Buying and Decorating for Your New Baby

Not finding out your baby’s sex before the birth has fallen out of favour in recent years, and yet it can be such a wonderful choice not to find out whether you’re having a boy or a girl until your baby is born. One of the great concerns that drives the need to know is what colours to decorate the nursery in, and what colours to use for baby clothes and blankets. But if you work it right, unisex clothing and decorations really can work for your baby, no matter their gender!

Many people choose to go for colours such as purple and yellow when an unknown surprise is on the way. Green is another popular choice, and beiges and other neutrals populate the shelves at your local Babies ‘R’ Us for those uncertain of who they might be buying for. In a similar vein, you can paint your nursery in such colours and buy blankets, sheets, and other paraphernalia in unisex colours too.

If you find this method too bland, you can choose to postpone decoration of the nursery until your baby is born, and buy the bare minimum in terms of clothing and bedding. This is not a very popular option, because of the constraints on time once the baby has come along, however it can become exceedingly viable provided some conditions are met. For example, if you elect to paint the nursery using an accent wall, you can paint the entire room white or off-white during pregnancy and paint or wallpaper one wall when your baby is home. Obviously this is only a good option if the baby does not sleep in the nursery initially; having a travel cot or a Moses basket in your bedroom for the first few months allows you to make do with only a couple of changes of bedding until the nursery has been decorated and you have taken the time out to buy new bedding to suit.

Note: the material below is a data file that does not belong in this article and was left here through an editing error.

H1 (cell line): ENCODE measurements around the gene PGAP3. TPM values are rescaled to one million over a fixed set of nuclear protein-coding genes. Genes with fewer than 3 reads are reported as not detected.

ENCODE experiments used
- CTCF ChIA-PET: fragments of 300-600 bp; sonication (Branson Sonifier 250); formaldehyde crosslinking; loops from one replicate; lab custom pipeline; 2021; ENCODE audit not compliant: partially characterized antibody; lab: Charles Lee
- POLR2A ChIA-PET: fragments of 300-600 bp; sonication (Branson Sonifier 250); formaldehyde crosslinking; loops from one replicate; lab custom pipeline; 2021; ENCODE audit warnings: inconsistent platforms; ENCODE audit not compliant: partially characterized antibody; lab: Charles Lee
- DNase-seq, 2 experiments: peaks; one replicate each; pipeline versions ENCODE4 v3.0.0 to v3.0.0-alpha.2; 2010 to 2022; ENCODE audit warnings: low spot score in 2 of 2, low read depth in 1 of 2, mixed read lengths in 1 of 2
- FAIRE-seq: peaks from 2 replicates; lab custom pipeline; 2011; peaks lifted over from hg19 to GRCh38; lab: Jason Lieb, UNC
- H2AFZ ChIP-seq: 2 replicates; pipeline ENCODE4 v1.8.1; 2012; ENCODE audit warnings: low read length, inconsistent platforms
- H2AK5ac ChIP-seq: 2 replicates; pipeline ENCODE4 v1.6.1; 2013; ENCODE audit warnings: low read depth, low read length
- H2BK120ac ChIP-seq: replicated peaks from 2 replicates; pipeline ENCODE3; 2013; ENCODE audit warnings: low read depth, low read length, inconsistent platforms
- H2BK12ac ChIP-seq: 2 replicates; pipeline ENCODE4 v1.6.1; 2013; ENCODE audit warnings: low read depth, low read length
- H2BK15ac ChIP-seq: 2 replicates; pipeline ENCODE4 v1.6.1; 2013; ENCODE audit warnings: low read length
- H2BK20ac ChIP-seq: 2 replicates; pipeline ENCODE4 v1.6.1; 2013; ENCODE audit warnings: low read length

Another, more lively option is a gender-neutral pattern or theme such as the zoo, the jungle, the alphabet, Winnie the Pooh or the circus. There are wallpapers and wallpaper borders widely available in such patterns, and you will find a wide selection of matching paraphernalia to help you prepare. Don’t buy all of your baby’s clothes in advance in any case, as sonograms are not one hundred percent reliable in terms of predicting the sex of the baby. You will find yourself stocking up on more essentials shortly after the birth no matter what you do, so no matter what your situation, it may be best to set aside some money to shop accordingly.

Keeping your baby’s sex a surprise from yourself as well as from your friends and family is a wonderful way to add to the mystique of birth. With unisex patterns or colours and careful organisation, you can make it work without sacrificing any of the fun of preparing for baby!

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